So did I ever think I was going to die? one might ask. I can honestly say, NO. (Well, actually when I steered for about 10 minutes while Scott put on dry clothes and got warmed up a little I was a bit worried that one of these 12 footers was going to roll us over. I need to be braver and steer more in these conditions. Hopefully that opportunity won’t happen too soon.) I was so caught up in the moment (which lasted about 10 hours) that the thought of not making it didn’t come into play. If something major had broken, that would have been a different story.

I learned that our boat is sturdy, we can make good decisions under stress (if the seas ever got to where we couldn’t handle them we would have hove-to or altered course to head west), and we can depend on each other even during these crazy times. Scott steered for about 8 hours straight (with quick pee breaks) and I was communications lady climbing over the companionway board to the radio below as we were directed in by the friendly people of Luperon. We had to close up the companionway so that water didn’t go below as we took many crashing waves into the cockpit. The cabin was amazingly dry below except for my comings and goings.

One of my radio communications was to Chris Parker, our ssb weatherman. At the beginning of his show when he asks, “Are there any emergency or priority traffic, come now...” I immediately said, “Enee Marie.” Chris acknowledged me and I reported that we were currently in consistent 40 knot winds with very high seas, not at all what he predicted, and did he know how long this ‘squall’ was going to last. He said it would continue through Thursday. It was Tuesday. Not what I wanted to hear!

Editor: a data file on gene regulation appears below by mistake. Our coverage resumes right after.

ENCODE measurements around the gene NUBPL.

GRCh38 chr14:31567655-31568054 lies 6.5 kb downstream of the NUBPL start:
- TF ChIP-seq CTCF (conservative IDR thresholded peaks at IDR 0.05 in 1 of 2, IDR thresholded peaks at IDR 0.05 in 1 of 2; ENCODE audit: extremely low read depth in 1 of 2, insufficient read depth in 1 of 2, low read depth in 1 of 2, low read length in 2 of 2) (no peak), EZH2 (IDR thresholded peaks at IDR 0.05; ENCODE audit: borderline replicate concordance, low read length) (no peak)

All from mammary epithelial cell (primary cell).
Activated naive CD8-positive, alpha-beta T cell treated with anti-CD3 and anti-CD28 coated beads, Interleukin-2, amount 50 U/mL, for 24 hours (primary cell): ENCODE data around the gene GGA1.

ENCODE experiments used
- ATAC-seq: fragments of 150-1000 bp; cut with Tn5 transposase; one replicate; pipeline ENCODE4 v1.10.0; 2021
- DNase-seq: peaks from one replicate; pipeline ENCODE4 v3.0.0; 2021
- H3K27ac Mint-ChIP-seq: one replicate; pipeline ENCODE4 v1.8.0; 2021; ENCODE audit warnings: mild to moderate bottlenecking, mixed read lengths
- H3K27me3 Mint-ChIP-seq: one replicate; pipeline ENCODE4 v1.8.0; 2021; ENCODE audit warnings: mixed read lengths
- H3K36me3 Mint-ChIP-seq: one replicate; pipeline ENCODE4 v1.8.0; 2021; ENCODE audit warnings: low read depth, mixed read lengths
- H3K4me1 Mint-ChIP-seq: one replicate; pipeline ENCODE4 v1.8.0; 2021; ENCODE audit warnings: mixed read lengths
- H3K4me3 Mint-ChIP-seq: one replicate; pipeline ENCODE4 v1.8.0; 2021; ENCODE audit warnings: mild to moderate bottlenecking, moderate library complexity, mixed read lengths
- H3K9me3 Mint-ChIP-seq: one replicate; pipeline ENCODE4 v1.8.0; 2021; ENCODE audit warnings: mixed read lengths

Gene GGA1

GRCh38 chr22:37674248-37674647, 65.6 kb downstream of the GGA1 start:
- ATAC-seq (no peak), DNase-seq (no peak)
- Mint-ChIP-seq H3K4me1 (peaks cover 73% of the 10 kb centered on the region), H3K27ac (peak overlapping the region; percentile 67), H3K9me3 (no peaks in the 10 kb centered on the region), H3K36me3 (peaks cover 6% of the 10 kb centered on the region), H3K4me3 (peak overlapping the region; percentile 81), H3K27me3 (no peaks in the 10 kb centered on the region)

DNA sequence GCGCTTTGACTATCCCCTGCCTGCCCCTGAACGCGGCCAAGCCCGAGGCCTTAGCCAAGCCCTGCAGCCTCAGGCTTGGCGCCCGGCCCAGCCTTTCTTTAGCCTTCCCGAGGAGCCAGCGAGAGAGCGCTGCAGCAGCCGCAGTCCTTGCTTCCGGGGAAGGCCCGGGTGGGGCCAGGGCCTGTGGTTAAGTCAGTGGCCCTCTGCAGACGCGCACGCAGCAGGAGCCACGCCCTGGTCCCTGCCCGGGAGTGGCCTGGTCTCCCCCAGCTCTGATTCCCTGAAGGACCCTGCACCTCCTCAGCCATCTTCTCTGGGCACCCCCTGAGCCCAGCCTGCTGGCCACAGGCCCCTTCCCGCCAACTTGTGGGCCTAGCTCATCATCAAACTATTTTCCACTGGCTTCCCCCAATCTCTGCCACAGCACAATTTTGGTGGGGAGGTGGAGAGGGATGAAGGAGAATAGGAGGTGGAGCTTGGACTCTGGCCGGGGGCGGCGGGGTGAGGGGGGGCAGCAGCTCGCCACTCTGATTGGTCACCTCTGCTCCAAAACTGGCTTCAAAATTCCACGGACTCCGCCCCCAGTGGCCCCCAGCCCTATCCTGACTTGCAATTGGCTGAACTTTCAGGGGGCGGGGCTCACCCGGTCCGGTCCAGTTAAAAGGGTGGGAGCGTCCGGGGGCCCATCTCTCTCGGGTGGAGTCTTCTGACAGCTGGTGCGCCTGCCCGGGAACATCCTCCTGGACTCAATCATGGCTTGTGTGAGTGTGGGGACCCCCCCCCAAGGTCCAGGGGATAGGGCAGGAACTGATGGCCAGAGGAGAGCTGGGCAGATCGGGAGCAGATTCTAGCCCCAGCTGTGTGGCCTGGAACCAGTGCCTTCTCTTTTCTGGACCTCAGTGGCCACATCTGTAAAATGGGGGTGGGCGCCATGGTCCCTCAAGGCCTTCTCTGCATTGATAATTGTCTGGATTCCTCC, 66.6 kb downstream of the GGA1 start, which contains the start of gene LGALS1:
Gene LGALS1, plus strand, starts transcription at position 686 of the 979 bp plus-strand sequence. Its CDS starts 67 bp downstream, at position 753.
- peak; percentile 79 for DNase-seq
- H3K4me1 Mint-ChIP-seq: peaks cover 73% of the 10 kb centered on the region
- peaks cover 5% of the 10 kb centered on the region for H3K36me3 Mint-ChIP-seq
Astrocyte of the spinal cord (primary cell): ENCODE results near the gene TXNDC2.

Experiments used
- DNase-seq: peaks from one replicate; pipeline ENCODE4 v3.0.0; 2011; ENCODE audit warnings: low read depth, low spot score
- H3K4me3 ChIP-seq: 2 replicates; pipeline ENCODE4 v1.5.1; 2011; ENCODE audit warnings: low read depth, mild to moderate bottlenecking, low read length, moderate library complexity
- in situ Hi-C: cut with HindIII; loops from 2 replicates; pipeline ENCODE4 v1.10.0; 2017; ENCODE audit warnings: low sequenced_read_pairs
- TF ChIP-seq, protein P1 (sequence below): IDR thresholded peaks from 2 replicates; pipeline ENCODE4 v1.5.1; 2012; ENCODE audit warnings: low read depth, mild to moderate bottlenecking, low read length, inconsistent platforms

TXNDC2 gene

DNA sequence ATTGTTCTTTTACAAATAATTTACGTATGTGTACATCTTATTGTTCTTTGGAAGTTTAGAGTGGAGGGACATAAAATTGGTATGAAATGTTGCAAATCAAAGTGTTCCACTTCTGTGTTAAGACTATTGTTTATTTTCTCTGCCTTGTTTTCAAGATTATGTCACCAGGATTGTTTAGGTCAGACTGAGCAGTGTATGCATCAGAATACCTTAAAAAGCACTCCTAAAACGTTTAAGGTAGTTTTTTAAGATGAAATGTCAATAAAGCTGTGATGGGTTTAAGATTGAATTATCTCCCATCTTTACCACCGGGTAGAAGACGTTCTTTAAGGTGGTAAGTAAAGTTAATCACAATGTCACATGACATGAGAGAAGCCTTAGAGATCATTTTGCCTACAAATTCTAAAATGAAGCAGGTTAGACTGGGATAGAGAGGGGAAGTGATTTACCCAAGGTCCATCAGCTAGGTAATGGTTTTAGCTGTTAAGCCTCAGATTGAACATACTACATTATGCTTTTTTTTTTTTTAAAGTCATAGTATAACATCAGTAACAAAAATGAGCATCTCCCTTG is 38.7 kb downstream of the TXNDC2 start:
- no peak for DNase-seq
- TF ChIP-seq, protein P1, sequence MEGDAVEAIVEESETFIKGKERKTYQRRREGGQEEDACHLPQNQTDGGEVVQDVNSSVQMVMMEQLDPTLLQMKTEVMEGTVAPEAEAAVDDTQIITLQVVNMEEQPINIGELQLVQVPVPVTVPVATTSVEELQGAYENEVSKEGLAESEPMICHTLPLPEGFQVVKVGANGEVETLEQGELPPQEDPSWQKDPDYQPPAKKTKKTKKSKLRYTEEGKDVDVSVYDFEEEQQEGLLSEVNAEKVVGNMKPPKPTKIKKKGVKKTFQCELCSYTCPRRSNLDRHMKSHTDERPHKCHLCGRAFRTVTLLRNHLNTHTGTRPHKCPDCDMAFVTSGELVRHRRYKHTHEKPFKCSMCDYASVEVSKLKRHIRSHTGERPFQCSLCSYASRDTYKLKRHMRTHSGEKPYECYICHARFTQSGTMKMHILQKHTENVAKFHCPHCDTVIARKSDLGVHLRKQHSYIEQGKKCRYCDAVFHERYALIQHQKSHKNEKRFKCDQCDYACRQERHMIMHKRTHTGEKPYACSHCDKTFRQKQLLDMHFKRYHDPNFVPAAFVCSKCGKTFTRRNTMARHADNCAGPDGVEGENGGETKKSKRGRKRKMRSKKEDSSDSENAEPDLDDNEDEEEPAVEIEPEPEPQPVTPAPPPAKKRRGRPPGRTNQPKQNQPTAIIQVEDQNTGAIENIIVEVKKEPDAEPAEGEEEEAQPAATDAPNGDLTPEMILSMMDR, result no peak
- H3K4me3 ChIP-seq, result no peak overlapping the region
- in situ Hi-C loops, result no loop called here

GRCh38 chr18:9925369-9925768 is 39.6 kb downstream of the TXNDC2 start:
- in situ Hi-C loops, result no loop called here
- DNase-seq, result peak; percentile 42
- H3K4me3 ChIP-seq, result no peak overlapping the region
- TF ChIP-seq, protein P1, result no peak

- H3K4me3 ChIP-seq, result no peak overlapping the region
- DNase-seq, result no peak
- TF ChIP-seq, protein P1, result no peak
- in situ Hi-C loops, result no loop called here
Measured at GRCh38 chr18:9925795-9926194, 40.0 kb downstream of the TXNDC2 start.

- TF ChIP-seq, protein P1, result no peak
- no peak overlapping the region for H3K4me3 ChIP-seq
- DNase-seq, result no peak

Is the boat for sale? one might ask. NO. Do we want to have that experience again? NO. Will we be ready if it does happen again? I hope so. It might not seem so horrible the second time. Maybe.....

I did very much enjoy our dinner last night with our cruising friends who also had the same crazy sail in. I especially enjoyed sitting in a comfy rocking chair where I was in control of the rocking! Happy 19th. What will happen for our 20th I wonder.

The above photo is of one of may swallows here in Bahai Blanco Harbor near Luperon where we are anchored. We are enjoying being in the friendly confines of this beautiful harbor. We especially like these birds because they eat bugs and mosquitos. We've been able to keep the hatches open for the breeze and no pests yet!!!

NOTE: Thanks Leah for helping me to be able to make my own posts. I love your father even after 19 years but I also like to keep my own identity. You are a wizard with computers!


Cindy said... anniversary that's marked by an oncoming freighter, squalls and angry seas...not exactly cocktails and piano music, but definitely memorable.
I'm thankful that you both (and Enee Marie) are intact and ready to sail into your 20th year as Captain & Mate.


Anonymous said...

Your living the dream and I'm just dreaming about it.
Sounds like a great adventure.

Can you post your Luperon Lat/Long...I'm following you on google earth

In case your wondering Lake Michigan buoy says the current water temp 40.5 F. Hey it's warming up.

Terry in Mich

Brian & Deborah said...

Happy Anniversary